Nonfiction Review by Roger Knox

Shane Neilson, Gunmetal Blue: A Memoir (Kingsville: Palimpsest, 2011). Paperbound, 198 pp., $19.50.Gunmetal Blue

Gunmetal Blue is a remarkable memoir of recovery and career development. Author Shane Neilson is a doctor and a poet; from the prologue onwards the two professions intertwine. Somehow the image of Hermes’ staff with two encircling snakes seems a better fit than the onesnaked caduceus of Aesculapius, the symbol of medicine. Medicine is an art as well as a science; nowadays a number of medical journals include poetry. Though their relationship is tricky at times, Neilson makes a compelling case for this pairing.

The opening narrative is a hair-raising account of the author’s descent into mental illness. While working as an emergency-room physician, Neilson was concurrently—and obsessively—writing poems about his alcoholic and abusive father, but was in denial of his own advancing condition. The crux came with his suicide attempt that landed him in the same emergency ward where he worked. Now he observed, as a patient, the modus operandi of his former supervising doctor. Indeed, occasions for reflection when the tables are turned pervade this story: doctor as patient, poet as doctor, patient as poet. The chapter’s title, “Uncle Miltie and the Locked Ward,” alludes to the latter combination, Miltie being his fellow Maritimer, Milton Acorn. Acorn’s biography and poetry became Neilson’s comrades in recovery, on account of Acorn’s honesty, his refusal of electroconvulsive therapy, and such defiant poems as “I’ve Tasted My Blood,” in which he vows to surmount dire circumstances, and “I Shout Love,” where love becomes powerful, abrasive. Neilson came to realize “… that I was borne aloft by the love I felt for my wife, for my daughter, for poetry—and something was interfering with the expression of that love. I was being diverted, I was misguided.” He then writes, “The best advice is falling away; I’ve fallen / into this fatherhood, able-bodied but a mind / given to the riven, to the hardy, spare rock / and peat-black moss” (“Letter to My Daughter”). He needed to get away from the stark “gunmetal blue” walls of the hospital, and then a timely parcel arrived: his first published book of poetry; “… years had been building to this, to the book, and the immediate impact was the cover, the colour of rusty blood, an earned colour, a colour that also brought home where paths lead.” He realized that the book “was a portal out of here.”

Neilson reflects on his gradual recovery in taut, finely-wrought prose conveying tough-minded thoughts without dwelling on ironies or gazing in a hall of mirrors (though he does recommend journalling). He describes his medical residency in an intensive care unit, and his private practice in a small town. His wife has been an enormous support to him; family becomes the anchor as he rebuilds his life and develops a successful career. The chapters become shorter and more diverse as various pieces of home life, medicine, and poetry are put into place. Although the pace slackens, this non-linear assembly of elements gives a more realistic sense of recovery than does, say, the continuous drama of a TV movie. It reminds us that this is a personal—and literary and medical—memoir, not straight autobiography.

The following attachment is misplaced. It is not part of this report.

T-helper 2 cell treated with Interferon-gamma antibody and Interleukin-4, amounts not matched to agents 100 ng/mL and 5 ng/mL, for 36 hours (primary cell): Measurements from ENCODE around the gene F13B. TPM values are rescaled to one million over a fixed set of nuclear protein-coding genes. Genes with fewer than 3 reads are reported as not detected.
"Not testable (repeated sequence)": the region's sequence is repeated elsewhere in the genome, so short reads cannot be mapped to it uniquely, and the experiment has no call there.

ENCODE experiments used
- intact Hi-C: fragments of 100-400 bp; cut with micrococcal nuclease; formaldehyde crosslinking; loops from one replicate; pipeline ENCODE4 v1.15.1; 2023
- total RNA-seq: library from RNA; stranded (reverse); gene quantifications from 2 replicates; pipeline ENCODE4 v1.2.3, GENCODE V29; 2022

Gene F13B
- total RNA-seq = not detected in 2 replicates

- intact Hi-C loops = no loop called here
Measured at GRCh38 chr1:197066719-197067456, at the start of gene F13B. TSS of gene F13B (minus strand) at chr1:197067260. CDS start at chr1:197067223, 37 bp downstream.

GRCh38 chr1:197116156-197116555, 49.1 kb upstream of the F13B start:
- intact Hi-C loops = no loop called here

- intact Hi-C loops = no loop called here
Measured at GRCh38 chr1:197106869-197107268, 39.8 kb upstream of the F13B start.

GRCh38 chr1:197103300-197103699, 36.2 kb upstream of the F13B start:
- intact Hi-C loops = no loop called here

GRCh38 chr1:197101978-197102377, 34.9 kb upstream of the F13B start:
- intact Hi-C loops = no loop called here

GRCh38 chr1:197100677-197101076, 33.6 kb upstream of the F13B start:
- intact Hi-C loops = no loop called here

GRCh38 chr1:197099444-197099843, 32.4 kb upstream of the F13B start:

I am full of admiration for Nielson’s accomplishments, yet at a certain point my views are tested. The author’s outlook is one of intense personalization, needed in recovery when vague generalizations and good intentions are not enough. It involves taking a good look at oneself, building self-acceptance, developing the will to change, and carrying through the recovery process in an ever-widening circle of family, colleagues, and activities. Yet, hard experience shows him that many patients fail to surmount their problems by controlling bad habits or addictions, following diets, or exercising; perhaps because they lack motivation, or a sense of responsibility. My concern is that the author insufficiently acknowledges social factors that may have a negative impact on recovery: lack of income, poor education, decent housing or home care. But maybe that acknowledgment will come, since Neilson does approvingly cite fellow physician-poet Ron Charach’s “Failure to Thrive,” a litany of socio-economic ills and their effects on a baby’s health. One of my favourite chapters is “Letters to Nowlan.” Here Neilson, in the role of a kindly physician, addresses Alden Nowlan, acknowledging the socio-economic woes that Nowlan faced—inadequate medical care, lack of schooling, and poverty— while also pleading with him to stop drinking. Toward the end, a riveting chapter entitled “Profiles” becomes a kind of counterpart to the opening account of Neilson’s own illness, as he applies his insights to a diverse roster of patients. There is a great deal in Gunmetal Blue to recommend, for health professionals and educators as well as a literary readership.

—Roger Knox

As in The Malahat Review, 178, Spring 2012, 104-106